By DENNIS GRUBAUGH
I’m not prone to violence, but I think I’d gladly smack the guy who programs the fake IRS calls I’ve been bombarded with lately.
The latest came, as if in bitter irony, the day the real Internal Revenue Service cashed my quarterly tax payment. Hours later, I got another in a string of robotic calls, adding insult to injury.
“This call is from IRS,” the female-sounding voice intoned. “Internal Revenue Services …”
The mistaken plural on the word ‘Service’ was the first clue to the fiction, but if I needed convincing, the rest of the message (missing words and all) was equally suspicious.
“The reason for this call is to inform that IRS is filing lawsuit against you…”
In about 30 seconds or so, the robot told me to get more information on the case file by calling a designated number. I didn’t call.
Having written for years about scams of various sorts, I know a rat when I smell one, and this call was nothing more than bogus — and a bad bogus to boot. However, I’ve gotten the same call featuring the same robotic voice so often that I’m reminded that scammers never give up. Somebody, somewhere actually falls for this stuff.
Here is what the “real” IRS says about such things:
“It used to be that most of these bogus calls would come from a live person. Scammers are evolving and using more and more automated calls in an effort to reach the largest number of victims possible,” IRS Commissioner John Koskinen wrote recently. “Taxpayers should remain alert for this summer surge of phone scams, and watch for clear warning signs as these scammers change tactics.”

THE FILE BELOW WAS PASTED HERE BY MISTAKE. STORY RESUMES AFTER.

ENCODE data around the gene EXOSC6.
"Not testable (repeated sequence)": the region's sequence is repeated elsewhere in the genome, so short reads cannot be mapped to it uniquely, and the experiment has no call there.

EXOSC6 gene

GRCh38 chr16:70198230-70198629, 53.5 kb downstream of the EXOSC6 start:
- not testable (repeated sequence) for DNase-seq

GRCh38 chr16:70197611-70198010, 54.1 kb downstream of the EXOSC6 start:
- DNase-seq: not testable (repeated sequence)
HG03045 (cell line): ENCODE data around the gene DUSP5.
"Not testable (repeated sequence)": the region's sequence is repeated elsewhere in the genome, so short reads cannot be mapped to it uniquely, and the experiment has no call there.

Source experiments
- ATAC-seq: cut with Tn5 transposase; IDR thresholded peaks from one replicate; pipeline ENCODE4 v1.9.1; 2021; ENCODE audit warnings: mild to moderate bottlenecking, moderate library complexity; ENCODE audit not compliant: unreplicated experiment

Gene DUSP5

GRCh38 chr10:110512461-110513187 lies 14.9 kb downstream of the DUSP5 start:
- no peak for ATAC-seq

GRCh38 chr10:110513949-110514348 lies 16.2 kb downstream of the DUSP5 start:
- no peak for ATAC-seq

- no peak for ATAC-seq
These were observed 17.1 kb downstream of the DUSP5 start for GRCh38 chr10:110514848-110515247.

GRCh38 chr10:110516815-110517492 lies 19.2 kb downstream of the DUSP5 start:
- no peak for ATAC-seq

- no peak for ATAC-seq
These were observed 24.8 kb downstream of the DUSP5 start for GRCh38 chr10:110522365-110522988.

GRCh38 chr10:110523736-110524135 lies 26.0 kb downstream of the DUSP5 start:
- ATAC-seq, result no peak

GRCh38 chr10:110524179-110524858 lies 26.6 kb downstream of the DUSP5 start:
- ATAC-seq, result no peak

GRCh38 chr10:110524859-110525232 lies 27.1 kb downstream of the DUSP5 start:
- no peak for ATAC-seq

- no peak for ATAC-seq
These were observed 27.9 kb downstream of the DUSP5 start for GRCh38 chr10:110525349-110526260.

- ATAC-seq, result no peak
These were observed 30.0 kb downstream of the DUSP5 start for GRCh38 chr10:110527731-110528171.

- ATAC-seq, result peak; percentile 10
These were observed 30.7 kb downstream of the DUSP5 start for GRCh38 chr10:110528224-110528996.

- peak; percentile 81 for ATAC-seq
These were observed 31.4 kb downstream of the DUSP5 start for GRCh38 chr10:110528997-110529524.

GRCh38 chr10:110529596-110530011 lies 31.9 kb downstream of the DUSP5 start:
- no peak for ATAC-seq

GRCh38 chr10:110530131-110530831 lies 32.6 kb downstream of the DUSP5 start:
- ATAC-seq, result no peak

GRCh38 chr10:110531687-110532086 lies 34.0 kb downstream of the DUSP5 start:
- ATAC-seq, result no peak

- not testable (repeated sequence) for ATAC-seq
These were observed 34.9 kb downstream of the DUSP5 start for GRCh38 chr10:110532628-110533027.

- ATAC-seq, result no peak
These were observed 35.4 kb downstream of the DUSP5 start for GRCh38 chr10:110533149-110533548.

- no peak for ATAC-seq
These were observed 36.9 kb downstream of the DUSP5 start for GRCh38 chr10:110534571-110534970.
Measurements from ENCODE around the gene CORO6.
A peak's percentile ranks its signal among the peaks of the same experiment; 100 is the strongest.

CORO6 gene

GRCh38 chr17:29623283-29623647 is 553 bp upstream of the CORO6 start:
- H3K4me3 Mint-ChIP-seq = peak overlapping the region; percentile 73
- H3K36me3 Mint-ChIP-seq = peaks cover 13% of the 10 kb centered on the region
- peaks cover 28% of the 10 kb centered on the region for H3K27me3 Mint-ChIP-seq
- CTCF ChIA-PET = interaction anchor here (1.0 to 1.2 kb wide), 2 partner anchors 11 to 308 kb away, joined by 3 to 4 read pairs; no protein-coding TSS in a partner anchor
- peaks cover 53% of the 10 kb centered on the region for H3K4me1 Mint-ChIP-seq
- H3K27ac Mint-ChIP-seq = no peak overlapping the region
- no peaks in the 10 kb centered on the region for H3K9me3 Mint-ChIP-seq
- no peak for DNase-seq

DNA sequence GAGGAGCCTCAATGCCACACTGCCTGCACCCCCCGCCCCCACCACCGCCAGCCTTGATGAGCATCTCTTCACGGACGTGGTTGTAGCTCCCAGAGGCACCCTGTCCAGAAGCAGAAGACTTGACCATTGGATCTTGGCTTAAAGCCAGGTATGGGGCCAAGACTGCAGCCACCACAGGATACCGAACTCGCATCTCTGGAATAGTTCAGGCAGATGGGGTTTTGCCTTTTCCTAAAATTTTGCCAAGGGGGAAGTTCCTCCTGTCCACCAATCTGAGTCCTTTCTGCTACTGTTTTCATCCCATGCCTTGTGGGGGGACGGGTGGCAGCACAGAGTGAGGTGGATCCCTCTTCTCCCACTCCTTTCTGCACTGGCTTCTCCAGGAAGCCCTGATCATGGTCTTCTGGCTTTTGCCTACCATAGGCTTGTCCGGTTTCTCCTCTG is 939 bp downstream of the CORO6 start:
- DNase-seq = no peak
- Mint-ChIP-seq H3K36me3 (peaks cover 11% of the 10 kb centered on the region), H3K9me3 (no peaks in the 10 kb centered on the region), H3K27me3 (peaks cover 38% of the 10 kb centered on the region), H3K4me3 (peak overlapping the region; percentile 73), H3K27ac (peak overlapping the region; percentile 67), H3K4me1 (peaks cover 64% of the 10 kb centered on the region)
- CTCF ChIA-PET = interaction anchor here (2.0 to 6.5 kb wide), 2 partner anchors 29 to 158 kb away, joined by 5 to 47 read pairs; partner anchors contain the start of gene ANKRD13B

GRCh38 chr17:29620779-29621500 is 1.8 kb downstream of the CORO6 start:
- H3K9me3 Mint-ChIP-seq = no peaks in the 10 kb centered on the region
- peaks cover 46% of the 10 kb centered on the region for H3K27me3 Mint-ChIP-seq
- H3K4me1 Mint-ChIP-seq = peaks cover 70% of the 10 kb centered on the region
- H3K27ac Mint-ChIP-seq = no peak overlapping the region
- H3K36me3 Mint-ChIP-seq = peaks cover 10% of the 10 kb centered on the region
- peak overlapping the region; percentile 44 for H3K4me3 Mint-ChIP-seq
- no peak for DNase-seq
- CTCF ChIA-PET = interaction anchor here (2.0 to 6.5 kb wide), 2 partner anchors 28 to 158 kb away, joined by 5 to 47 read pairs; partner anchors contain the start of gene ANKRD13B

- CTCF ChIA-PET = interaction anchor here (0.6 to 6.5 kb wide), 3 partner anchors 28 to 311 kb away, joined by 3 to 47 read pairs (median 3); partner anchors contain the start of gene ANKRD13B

The IRS has seen an increase in robo-calls where scammers leave “urgent” callback requests, telling taxpayers to call back to settle their tax bill. The calls generally claim to be the “last warning” before legal action. Once the victim calls back, the scammers may threaten arrest, deportation or revocation of a driver’s license if victims don’t agree to pay. Sometimes, victims are asked to pay bills via their iTunes account or by gift cards.
The truth is, the IRS never uses such tactics. While the agency can legitimately strong-arm you in a lot of ways, it doesn’t do it over the phone. Instead, you’ll be sent an official letter by mail to initiate claims, usually in the form of a bill.
If you get a phone call from someone purporting to be from the IRS and asking for money, here’s what you should do, per the feds:
- Do not give out any information. Hang up immediately.
- The U.S. Treasury Inspector General for Tax Administration handles scam investigations. Use its “IRS Impersonation Scam Reporting” web page or call (800) 366-4484.
- Report it to the Federal Trade Commission. Use the “FTC Complaint Assistant” on FTC.gov. Add “IRS Telephone Scam” in the notes.
- If you think you might owe taxes, call the IRS directly at (800) 829-1040.
Unfortunately, this new-wave era of scammers is here to stay, but wisdom as old as my grandma still applies. She once told me to believe none of what you hear and only half of what you see. Such skepticism serves well in modern America.
Dennis Grubaugh is editor and partner of the Illinois Business Journal. He can be reached at email@example.com or (618) 977-6865.